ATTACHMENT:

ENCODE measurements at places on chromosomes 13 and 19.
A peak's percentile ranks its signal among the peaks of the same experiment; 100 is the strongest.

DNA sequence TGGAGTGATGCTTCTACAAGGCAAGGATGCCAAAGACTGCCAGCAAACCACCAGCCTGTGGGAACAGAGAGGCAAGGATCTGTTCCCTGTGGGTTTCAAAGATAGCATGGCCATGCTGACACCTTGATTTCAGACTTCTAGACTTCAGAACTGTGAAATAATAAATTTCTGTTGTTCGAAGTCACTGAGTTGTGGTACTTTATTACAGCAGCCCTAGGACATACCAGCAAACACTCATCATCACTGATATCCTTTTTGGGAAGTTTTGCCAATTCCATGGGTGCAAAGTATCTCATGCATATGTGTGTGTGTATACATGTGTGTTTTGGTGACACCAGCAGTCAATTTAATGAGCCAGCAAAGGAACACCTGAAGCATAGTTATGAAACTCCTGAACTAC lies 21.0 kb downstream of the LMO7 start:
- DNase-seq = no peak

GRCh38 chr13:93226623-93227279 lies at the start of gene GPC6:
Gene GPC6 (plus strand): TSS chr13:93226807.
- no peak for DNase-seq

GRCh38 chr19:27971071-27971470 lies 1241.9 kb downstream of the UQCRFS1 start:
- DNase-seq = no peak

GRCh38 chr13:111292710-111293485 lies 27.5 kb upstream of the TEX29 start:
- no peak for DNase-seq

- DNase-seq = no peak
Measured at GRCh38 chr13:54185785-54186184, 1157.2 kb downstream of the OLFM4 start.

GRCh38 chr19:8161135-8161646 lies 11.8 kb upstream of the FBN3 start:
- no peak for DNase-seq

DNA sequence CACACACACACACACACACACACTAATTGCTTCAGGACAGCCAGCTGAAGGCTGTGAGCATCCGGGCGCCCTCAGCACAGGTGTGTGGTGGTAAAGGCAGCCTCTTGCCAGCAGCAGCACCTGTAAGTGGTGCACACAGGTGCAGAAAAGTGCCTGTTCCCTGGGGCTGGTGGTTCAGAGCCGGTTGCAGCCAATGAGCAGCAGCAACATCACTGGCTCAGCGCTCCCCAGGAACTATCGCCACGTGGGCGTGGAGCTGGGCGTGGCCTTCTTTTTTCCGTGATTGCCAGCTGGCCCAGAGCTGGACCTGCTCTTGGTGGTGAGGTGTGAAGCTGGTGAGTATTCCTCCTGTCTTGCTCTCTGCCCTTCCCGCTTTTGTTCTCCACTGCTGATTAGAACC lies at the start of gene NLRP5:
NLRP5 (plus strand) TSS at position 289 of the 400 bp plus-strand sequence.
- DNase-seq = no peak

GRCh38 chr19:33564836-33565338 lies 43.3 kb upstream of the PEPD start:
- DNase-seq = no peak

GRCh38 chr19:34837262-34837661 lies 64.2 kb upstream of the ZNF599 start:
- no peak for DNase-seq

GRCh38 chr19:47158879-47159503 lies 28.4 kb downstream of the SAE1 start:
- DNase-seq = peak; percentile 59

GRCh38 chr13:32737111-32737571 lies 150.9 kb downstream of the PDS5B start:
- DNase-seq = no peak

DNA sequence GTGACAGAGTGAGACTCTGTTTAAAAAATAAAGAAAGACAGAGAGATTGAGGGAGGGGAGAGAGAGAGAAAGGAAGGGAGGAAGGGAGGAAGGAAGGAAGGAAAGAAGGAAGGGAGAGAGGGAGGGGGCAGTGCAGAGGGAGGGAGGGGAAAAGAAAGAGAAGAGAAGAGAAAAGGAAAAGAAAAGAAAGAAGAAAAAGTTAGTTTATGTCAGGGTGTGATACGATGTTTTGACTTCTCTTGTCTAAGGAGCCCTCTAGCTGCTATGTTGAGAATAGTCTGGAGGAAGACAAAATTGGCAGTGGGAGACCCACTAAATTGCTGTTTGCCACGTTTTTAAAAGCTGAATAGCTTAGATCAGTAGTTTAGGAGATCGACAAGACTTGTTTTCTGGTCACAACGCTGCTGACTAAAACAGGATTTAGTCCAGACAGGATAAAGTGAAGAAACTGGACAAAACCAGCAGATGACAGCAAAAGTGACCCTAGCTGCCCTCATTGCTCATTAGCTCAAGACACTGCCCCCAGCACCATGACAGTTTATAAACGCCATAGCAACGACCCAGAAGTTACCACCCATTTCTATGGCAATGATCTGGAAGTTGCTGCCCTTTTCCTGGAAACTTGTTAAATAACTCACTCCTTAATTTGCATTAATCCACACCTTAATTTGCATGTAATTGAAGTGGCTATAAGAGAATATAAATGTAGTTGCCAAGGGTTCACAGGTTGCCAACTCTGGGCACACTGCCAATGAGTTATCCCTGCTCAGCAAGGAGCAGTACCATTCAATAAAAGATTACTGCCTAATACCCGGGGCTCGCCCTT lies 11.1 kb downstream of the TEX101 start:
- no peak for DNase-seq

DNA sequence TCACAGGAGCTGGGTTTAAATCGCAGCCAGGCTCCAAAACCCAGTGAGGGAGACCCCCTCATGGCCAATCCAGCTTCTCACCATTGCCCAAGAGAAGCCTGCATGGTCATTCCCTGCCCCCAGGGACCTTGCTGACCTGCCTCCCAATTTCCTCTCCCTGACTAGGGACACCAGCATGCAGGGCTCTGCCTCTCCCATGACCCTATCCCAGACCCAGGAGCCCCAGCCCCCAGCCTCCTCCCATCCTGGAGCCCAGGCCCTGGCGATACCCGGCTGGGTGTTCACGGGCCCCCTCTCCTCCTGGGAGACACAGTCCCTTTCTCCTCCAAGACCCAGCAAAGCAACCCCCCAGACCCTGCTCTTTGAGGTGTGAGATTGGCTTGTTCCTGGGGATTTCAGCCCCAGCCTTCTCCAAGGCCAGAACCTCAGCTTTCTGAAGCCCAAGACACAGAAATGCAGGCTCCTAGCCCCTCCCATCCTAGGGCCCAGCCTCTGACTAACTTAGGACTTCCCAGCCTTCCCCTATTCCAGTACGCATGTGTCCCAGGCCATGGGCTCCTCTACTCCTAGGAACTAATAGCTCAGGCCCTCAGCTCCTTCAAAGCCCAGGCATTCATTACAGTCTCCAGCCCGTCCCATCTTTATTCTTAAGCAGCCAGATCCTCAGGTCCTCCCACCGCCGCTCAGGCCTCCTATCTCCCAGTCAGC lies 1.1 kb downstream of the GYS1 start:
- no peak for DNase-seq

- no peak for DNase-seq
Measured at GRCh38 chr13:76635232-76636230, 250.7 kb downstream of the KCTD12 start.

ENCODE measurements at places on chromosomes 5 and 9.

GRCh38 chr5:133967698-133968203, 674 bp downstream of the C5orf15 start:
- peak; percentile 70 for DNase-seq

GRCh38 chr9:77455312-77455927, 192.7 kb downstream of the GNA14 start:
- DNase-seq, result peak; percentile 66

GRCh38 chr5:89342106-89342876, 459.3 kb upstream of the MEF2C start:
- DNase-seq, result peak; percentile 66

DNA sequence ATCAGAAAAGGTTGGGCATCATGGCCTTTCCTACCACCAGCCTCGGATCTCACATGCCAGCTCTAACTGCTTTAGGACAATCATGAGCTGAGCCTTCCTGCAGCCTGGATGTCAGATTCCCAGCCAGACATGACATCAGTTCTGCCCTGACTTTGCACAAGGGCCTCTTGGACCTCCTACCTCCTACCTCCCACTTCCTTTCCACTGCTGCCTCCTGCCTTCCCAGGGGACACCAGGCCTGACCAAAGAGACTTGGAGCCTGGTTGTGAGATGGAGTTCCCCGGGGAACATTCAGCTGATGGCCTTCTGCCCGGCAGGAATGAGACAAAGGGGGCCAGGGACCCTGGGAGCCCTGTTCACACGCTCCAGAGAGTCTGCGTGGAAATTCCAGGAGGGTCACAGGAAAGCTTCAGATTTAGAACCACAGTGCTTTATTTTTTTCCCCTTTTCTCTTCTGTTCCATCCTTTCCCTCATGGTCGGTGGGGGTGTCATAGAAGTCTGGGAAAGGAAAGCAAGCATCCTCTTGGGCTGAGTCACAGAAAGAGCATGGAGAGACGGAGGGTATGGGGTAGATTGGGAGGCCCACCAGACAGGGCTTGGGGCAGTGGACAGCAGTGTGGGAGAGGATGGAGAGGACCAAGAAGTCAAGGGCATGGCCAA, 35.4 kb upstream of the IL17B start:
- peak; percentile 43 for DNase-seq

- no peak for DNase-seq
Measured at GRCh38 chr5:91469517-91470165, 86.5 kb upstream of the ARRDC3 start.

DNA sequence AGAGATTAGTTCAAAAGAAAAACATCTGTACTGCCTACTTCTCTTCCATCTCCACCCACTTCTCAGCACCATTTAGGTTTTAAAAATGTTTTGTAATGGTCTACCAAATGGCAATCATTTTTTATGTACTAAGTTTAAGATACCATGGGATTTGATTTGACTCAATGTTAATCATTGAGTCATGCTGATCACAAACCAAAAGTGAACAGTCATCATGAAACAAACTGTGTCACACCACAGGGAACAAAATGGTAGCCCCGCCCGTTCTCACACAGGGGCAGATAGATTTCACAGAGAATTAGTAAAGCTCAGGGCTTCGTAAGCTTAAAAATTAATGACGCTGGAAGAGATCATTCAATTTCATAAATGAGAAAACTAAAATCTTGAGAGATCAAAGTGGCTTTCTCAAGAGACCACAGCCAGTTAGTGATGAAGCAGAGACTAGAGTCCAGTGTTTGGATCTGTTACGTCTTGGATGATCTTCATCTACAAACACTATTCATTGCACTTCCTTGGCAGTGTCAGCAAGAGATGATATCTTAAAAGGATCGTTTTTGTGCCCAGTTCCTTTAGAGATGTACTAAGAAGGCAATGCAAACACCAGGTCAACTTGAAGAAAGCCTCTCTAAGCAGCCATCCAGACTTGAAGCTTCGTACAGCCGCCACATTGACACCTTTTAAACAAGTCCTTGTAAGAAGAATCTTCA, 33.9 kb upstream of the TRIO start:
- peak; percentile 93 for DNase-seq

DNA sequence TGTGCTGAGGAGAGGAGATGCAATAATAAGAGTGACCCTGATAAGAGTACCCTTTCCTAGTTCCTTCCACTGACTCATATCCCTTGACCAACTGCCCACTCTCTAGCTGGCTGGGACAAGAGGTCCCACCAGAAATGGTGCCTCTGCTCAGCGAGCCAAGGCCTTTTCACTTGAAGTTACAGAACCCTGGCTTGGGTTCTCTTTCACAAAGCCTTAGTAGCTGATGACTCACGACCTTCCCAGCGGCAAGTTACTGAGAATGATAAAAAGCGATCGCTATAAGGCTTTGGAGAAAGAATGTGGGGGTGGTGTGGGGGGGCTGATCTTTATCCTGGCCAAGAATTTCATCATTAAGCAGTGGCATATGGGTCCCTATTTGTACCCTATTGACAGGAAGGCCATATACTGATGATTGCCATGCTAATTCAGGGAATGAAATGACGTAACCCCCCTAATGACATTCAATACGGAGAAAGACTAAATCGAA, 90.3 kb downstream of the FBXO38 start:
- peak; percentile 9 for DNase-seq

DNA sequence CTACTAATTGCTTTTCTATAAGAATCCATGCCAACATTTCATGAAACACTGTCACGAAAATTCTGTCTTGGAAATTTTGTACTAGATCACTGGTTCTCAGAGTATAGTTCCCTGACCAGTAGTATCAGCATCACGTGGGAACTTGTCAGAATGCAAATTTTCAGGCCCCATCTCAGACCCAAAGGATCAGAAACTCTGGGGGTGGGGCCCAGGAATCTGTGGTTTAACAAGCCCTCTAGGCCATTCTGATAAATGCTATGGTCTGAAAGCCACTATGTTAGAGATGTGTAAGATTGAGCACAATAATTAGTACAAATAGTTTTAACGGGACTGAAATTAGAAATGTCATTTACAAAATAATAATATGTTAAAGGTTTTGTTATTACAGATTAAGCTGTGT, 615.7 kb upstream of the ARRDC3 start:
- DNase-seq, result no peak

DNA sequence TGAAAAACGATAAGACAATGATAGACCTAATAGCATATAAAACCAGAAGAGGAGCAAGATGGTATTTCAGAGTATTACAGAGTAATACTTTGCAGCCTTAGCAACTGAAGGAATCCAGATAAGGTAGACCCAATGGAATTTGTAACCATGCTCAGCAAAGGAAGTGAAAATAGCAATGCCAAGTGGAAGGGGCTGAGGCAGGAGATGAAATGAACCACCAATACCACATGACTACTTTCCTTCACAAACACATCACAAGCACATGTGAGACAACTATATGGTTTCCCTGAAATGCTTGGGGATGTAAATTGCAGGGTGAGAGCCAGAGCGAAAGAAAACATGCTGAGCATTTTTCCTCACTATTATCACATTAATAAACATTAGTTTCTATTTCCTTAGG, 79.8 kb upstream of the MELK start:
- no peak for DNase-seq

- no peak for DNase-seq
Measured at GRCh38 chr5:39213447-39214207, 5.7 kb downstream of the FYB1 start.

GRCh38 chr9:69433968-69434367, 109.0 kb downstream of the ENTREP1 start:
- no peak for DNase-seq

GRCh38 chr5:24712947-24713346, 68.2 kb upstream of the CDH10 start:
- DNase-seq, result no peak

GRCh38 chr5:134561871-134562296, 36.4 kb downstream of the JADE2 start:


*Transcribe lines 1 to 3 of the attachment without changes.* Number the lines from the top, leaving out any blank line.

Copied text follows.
ENCODE measurements at places on chromosomes 13 and 19.
A peak's percentile ranks its signal among the peaks of the same experiment; 100 is the strongest.

DNA sequence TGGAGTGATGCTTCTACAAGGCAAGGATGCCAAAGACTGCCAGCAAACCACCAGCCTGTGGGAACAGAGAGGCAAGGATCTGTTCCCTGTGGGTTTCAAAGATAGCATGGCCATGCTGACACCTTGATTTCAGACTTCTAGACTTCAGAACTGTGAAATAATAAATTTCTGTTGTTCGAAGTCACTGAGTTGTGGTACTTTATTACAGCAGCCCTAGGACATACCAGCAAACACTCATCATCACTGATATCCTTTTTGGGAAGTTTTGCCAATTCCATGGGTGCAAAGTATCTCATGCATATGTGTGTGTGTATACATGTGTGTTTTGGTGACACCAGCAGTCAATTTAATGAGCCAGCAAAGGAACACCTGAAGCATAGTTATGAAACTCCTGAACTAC lies 21.0 kb downstream of the LMO7 start: